We’re big on supporting local growers, makers, and bakers here at Abel & Cole. It’s a passion shared by our nearest and dearest, including our friends over at Primrose’s Kitchen. Find out what makes their locally grown ingredients so special.
The Primrose’s Kitchen Love Affair with Locally Grown Ingredients
At Primrose’s Kitchen our passion is for British made and, wherever possible, British sourced ingredients. We take great care to find the best quality organic produce grown by passionate farmers and producers like us.
Being a muesli and granola producer we use a LOT of oats. Since it’s the key ingredient we work with, it’s important we don’t use just any oats. Our oats our sourced from two different family farms, which are both certified gluten-free. The porridge oats are milled the same way they have been since the 1800s, using a flat-bed kiln and water-powered mill.
Non-organic oats and wheat contain one of the highest numbers of pesticide residues of all produce tested (PAN UK), which is why we feel it is so important to be organic. In our opinion, no level of residues is the only safe level. This is not only for our health but also to protect the declining insect populations, which play a valuable role in our holistic ecosystem.
Our love of local ingredients goes beyond the oats. Our vegetable muesli was designed to help you get more fresh vegetables into your diet. We support British growers in Norfolk for our organic carrots and beetroot that grow so well in the UK and are full of great nutrition. Give our Raw Beetroot & Ginger Muesli a try, with a sweet and zingy combo that brings nuts, seeds, and chia seeds into the mix.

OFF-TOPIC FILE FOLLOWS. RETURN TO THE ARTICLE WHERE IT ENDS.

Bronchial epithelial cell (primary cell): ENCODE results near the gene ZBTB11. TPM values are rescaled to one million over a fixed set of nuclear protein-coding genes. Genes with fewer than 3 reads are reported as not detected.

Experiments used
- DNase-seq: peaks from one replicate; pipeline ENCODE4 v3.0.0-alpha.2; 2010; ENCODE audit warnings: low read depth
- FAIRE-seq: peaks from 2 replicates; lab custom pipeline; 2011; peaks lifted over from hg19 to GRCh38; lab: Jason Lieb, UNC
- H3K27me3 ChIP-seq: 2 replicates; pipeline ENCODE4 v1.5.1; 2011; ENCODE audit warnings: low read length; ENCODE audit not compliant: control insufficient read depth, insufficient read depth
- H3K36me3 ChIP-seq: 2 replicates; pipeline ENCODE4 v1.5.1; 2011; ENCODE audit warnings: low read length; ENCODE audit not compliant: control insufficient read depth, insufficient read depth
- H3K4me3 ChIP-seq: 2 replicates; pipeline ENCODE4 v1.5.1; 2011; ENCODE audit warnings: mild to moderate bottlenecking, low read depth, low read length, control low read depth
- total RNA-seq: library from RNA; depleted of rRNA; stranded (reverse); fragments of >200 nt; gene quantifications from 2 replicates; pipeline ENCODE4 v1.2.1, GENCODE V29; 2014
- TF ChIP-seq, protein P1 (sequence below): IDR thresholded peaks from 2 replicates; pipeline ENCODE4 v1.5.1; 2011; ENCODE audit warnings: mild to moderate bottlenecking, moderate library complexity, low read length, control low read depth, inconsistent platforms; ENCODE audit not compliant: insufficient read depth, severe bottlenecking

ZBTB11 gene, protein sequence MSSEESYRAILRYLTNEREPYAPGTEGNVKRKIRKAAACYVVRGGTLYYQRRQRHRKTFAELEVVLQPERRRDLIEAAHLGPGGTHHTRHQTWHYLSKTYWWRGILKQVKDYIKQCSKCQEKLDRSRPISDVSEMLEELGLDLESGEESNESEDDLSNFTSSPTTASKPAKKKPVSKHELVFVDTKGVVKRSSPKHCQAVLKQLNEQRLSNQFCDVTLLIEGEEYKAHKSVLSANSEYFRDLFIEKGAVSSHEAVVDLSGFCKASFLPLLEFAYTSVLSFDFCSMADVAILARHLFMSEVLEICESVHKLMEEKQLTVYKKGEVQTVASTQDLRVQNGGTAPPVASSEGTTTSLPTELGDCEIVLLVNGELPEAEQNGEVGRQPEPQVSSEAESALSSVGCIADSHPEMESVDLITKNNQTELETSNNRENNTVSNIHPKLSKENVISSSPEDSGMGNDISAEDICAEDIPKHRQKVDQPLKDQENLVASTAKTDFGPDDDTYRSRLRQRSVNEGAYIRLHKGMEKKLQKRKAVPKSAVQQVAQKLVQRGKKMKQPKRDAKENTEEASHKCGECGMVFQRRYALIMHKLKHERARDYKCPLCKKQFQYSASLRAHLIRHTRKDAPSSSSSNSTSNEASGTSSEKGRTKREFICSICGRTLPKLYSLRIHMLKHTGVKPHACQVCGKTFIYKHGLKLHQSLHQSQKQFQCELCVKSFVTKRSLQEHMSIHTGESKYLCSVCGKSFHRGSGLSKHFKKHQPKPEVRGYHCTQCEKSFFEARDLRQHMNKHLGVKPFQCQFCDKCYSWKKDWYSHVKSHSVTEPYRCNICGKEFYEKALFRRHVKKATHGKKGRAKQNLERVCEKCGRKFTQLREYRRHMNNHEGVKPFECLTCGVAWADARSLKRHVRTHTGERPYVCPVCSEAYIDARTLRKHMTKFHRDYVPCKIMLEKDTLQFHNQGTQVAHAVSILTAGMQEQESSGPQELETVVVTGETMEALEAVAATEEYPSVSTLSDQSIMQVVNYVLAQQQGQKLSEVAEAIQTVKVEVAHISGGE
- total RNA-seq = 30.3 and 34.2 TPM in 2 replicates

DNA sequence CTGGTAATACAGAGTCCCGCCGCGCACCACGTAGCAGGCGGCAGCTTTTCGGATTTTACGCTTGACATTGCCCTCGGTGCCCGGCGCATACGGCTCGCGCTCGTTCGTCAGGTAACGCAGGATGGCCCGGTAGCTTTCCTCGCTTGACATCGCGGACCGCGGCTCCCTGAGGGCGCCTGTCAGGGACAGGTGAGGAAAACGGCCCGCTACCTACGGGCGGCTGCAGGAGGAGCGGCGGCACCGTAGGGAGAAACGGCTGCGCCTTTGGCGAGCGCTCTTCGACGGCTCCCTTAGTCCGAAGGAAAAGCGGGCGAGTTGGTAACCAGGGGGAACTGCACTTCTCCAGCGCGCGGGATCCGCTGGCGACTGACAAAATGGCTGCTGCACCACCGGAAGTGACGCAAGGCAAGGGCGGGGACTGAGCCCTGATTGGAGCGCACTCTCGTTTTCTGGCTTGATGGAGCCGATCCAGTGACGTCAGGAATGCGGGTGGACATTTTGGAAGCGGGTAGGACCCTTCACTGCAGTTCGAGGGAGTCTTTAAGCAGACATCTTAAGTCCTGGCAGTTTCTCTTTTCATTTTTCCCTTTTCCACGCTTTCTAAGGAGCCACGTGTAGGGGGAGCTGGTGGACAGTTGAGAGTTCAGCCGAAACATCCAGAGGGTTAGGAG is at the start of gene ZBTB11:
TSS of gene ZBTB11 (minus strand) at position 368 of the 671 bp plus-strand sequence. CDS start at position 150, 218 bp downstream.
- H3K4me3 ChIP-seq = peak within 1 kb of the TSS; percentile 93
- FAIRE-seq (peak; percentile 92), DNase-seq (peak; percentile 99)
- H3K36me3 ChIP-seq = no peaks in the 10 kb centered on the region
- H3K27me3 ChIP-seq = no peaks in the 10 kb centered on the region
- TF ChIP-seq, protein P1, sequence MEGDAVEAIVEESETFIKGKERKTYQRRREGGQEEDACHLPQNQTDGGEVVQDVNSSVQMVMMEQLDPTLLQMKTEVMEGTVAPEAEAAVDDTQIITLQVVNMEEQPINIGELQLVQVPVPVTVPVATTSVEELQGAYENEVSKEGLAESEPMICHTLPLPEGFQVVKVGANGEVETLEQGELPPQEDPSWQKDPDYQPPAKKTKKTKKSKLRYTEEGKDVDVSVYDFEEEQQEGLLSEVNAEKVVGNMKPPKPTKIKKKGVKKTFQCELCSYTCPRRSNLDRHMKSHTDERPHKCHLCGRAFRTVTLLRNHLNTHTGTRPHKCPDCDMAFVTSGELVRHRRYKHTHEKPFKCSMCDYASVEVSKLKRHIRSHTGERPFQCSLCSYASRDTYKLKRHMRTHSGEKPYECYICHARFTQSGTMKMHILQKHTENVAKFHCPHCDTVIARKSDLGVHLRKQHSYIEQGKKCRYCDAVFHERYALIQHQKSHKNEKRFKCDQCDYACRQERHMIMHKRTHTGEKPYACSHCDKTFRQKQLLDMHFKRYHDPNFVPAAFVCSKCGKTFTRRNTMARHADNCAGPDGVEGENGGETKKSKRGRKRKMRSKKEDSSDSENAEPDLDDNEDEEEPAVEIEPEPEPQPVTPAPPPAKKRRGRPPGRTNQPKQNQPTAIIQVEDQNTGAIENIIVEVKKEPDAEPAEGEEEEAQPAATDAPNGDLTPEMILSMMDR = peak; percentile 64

We’ve also paired our Norfolk carrots with Kentish dried apple and pear pieces that you can enjoy in our Raw Carrot, Apple & Cinnamon Muesli. Apples have been grown in the UK since the Neolithic. Our supplier Charlie took over his family’s farm in Kent from his father who was already making juice, and decided to diversify into apple drying.
Orchards like Charlie’s in the UK provide a valuable range of food, shelter and breeding sites for lots of species. Because it is difficult to get large heavy machinery in to churn up the soil in an orchard, much of the soil is undisturbed and rich in life. Dead and decaying wood provides an important place for the growth of fungi and invertebrates. And rotting fruit provides a food source to all kinds of birds such as thrushes and fieldfares not to mention the mammals such as hedgehogs and badgers. In fragmented landscapes, orchards increase the habitat connectivity, the loss of which is a threat to many 1000’s of species. All the more reason to support our home-grown orchards!
There is a diverse web of connections when it comes to the production of our food, which is why we champion two ways to reduce the impact we have on our plan and its wildlife: moving back to British and supporting all things organic.